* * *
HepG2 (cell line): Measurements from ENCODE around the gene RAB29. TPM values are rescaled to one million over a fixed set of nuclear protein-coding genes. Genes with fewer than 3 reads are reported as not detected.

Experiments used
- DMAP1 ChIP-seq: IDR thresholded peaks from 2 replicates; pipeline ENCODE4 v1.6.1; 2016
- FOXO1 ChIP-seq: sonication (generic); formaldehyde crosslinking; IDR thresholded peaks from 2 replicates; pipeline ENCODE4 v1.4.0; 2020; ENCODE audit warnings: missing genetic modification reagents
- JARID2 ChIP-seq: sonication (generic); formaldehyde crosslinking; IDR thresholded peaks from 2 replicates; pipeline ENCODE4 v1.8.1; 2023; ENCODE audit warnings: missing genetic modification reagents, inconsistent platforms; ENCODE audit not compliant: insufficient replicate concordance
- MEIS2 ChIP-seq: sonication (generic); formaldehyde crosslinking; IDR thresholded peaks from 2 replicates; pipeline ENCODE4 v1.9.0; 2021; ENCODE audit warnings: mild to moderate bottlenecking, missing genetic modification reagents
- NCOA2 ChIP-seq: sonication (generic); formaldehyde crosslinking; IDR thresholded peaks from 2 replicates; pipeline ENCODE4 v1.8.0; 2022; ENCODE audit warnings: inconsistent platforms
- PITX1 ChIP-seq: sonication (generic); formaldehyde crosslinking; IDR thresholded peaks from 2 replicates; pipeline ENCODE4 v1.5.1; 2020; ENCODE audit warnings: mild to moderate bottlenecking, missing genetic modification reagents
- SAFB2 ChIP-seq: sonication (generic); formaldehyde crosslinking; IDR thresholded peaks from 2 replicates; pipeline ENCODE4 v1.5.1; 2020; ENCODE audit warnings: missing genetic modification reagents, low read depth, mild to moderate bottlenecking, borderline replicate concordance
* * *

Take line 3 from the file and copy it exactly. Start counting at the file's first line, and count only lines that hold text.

- DMAP1 ChIP-seq: IDR thresholded peaks from 2 replicates; pipeline ENCODE4 v1.6.1; 2016